The Kraft Heinz Company (KHC) saw its stock price plummet last week after i t report ed dismal fourth quarter financial results. Now, the packaged food giant's future looks less than bright as it tries to navigate shifting consumer habits and move beyond some self-inflicted wounds.
Kraft Heinz saw its stock price tumbled 27% last Friday after its reported worrisome Q4 results Thursday. The firm reported lower-than-expected earnings and revenue. Worse still, KHC wrote-down $15.4 billion on the value of some of its most famous brands, including Kraft and Oscar Mayer. Plus, the company said that the Securities and Exchange Commission is investigating its accounting practices.
The company also provided weak 2019 guidance and lowered its dividend. Many analysts have said that Brazilian private-equity firm 3G Capital's-which is a KHC baker along with Warren Buffett's Berkshire Hathaway (BRK.A)-cost-cutting measures have hurt Kraft Heinz. The two food giants completed their merger in July 2015 in order to better compete in the rapidly changing consumer habits.
Since then, Kraft Heinz has seemingly failed to evolve with the more health-conscious shopper. In fact, the firm's organic U.S. sales fell for six straight periods, beginning in Q1 2017. The company officially posted a $12.6 billion loss in Q4 and is expected to have to raise more cash to help pay down nearly $31 billion in long-term debt.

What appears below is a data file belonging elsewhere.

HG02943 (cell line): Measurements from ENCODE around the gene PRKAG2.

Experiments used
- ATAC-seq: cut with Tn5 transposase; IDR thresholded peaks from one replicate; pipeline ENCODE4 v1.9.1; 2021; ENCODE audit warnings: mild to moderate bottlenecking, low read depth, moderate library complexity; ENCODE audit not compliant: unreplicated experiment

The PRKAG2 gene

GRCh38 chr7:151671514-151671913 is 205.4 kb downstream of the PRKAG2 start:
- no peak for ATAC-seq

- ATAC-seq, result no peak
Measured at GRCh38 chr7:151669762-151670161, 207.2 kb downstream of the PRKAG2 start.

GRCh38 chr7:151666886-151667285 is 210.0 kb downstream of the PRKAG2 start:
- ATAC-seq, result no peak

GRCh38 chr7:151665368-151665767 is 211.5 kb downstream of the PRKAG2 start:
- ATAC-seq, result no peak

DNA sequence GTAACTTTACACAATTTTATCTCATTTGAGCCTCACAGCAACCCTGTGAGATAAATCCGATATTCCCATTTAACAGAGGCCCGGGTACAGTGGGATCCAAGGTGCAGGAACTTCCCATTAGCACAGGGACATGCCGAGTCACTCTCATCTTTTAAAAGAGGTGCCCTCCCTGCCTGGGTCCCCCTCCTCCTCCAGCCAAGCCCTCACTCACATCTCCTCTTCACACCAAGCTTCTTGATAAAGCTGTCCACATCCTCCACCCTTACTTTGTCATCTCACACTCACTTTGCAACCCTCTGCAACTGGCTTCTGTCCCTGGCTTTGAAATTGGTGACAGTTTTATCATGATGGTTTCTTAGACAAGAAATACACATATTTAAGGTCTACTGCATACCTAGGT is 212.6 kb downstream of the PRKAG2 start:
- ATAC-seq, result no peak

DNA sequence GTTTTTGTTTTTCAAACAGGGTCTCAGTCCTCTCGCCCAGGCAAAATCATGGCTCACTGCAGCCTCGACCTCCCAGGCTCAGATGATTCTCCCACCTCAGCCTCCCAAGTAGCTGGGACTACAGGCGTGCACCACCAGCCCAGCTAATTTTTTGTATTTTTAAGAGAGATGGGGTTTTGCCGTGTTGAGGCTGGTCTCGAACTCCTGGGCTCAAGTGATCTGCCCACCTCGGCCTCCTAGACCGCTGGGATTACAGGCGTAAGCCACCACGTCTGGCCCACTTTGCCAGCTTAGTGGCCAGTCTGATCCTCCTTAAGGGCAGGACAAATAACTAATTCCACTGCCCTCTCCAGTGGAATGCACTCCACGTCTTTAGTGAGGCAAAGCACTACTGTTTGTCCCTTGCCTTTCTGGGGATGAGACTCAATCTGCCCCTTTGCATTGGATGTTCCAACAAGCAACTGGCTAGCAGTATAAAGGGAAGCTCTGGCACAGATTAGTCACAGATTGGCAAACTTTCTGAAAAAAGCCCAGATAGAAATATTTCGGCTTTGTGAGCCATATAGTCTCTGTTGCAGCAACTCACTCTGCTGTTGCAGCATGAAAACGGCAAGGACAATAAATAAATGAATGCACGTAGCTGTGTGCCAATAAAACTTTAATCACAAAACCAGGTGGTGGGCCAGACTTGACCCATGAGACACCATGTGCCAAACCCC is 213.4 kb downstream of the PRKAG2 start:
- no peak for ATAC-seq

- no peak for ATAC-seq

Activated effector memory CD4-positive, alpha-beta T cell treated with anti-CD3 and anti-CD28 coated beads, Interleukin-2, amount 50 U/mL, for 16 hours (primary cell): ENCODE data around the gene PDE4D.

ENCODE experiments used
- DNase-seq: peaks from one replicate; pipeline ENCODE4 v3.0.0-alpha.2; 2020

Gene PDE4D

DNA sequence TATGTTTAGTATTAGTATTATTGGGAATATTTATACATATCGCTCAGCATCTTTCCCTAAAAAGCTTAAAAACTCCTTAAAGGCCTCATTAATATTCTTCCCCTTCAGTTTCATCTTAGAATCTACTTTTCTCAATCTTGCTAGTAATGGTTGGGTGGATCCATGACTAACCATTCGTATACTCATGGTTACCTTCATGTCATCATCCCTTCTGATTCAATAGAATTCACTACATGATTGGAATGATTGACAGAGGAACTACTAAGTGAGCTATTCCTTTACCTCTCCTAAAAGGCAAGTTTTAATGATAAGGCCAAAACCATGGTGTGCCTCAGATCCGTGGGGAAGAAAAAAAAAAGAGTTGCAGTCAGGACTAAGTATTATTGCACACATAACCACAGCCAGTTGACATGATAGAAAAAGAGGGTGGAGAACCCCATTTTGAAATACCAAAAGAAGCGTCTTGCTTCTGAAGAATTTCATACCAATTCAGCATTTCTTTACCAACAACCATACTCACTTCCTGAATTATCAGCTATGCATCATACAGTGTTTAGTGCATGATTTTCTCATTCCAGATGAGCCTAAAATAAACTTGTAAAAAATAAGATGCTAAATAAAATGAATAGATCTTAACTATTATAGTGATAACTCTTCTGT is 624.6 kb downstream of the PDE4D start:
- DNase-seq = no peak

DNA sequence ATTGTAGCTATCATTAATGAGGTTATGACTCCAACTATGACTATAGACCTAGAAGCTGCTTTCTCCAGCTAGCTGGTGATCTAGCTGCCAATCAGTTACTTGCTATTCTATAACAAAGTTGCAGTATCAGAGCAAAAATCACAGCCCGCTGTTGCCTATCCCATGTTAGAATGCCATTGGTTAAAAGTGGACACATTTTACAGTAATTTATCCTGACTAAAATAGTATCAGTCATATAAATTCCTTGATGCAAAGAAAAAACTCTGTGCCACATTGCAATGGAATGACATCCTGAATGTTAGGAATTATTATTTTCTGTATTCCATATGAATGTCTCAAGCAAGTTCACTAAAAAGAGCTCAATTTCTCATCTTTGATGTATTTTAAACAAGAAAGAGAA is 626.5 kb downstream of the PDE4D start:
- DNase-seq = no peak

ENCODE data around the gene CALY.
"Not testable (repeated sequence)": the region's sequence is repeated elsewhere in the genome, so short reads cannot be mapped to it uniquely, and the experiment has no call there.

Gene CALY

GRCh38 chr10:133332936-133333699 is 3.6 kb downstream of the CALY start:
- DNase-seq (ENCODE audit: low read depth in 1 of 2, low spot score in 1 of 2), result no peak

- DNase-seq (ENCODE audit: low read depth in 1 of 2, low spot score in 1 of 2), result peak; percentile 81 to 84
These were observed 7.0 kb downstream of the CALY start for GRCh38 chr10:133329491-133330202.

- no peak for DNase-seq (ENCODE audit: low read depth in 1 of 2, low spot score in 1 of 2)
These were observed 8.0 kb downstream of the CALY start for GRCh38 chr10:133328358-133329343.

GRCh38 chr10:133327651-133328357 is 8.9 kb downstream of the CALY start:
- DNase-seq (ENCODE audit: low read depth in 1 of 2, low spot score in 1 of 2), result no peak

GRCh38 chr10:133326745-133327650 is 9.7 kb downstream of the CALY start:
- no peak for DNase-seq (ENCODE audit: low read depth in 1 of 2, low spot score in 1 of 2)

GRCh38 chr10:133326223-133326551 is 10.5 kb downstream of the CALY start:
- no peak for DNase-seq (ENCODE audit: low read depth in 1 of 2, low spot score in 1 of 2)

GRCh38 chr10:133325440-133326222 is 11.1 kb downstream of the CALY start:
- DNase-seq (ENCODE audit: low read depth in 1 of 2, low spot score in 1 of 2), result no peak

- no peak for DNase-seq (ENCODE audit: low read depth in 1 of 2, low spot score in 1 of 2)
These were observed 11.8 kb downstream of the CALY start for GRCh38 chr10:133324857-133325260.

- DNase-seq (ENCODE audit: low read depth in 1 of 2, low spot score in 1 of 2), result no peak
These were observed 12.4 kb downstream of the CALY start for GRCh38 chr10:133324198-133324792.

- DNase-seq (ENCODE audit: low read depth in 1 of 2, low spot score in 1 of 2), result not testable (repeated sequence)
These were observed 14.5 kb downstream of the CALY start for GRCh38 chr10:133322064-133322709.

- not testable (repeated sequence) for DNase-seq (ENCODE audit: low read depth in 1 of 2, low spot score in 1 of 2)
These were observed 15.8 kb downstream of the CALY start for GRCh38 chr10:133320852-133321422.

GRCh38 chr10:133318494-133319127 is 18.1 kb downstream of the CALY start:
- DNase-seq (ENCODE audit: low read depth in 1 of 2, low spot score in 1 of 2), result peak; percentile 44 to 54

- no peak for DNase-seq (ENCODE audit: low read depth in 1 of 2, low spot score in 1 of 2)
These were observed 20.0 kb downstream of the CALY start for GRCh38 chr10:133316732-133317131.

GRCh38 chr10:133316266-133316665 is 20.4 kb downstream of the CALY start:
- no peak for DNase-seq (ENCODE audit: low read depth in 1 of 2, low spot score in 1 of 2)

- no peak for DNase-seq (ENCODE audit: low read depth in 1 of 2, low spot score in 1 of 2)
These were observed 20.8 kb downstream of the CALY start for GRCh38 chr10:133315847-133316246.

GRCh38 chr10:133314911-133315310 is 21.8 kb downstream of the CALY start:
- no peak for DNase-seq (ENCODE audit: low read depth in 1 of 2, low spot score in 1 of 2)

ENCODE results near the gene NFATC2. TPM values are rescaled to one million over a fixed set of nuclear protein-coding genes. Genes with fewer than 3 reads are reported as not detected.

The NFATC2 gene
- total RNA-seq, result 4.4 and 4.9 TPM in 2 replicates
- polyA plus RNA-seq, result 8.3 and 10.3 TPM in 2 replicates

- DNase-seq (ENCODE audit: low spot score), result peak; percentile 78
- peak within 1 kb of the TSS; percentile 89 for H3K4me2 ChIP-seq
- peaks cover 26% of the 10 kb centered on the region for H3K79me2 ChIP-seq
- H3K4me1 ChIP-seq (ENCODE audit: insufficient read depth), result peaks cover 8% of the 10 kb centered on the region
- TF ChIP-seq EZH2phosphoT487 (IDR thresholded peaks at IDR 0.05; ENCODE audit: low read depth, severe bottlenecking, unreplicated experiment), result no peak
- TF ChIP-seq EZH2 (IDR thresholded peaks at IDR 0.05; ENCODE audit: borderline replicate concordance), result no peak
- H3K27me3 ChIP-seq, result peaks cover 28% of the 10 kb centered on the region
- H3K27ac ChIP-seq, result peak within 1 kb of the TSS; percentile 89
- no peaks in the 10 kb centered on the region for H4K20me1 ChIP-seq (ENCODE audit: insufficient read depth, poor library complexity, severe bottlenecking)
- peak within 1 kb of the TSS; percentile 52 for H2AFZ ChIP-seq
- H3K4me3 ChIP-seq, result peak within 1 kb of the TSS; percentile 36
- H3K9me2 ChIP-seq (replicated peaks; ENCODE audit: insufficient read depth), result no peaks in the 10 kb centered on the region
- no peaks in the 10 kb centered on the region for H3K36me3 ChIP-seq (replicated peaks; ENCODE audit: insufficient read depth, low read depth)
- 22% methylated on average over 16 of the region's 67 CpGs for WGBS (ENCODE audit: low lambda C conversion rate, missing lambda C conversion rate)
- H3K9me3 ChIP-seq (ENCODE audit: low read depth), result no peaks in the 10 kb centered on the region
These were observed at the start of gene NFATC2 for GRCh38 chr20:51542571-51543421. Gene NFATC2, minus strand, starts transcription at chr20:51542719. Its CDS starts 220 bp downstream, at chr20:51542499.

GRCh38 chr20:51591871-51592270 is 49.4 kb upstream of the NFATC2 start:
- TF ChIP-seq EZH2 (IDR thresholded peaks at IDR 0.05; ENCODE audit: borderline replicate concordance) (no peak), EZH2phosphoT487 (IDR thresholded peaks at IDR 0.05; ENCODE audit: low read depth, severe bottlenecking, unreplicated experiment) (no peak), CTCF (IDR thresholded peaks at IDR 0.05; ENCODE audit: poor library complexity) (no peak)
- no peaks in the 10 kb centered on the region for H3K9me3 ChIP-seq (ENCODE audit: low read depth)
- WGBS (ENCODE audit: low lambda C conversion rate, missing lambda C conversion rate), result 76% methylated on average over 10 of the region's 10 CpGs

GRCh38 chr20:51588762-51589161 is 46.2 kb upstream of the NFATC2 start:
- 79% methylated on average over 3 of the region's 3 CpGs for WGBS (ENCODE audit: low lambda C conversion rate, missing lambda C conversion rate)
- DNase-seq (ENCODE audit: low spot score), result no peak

KHC stock closed regular trading Wednesday down 2.78% at $32.20 a share, which marked a 53% downturn from the company's 52-week high of $68.59 per share.
Outlook & Earnings Trends
Moving onto 2019, our current Zacks Consensus Estimate calls for the company's Q1 revenues to climb roughly 0.52% to reach $6.34 billion. Meanwhile, KHC's full-year revenues are projected to pop just 0.39%. It is important to stress the challenges that Kraft Heinz faces in the packaged-food industry in an age when Amazon (AMZN) was willing buy Whole Foods for $14 billion and the likes of Walmart (WMT) and others have tried to roll out more organic offerings.
Even Buffett noted that the packaged-food market rests at a potential crossroads. "It's very hard to offer a significant premium for a packaged-goods company and have it make financial sense," he told CNBC last August. "Branded packaged goods are a very, very, very good business in terms of return on tangible assets. But they're not a sensational business in terms of where you could be five or 10 years from now."
Meanwhile, KHC's adjusted quarterly earnings are projected to slip 6.7% in Q1 and 2% in the second quarter. Furthermore, the company's earnings estimate revision activity has turned negative recently and the chart below shows how much its first-quarter consensus EPS estimate has fallen in the last seven days.
Kraft Heinz is currently a Zacks Rank #5 (Strong Sell) based, in large part, on its earnings revision trends. The company also sports a "D" grade for Growth in our Style Scores system and rests in the bottom 33% of our 256 industries. Therefore, Kraft Heinz might be a stock to stay away from for now, despite its huge fall.
Those still interested in the industry might instead consider General Mills, Inc. (GIS), which is currently a Zacks Rank #2 (Buy) stock.
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The views and opinions expressed herein are the views and opinions of the author and do not necessarily reflect those of Nasdaq, Inc.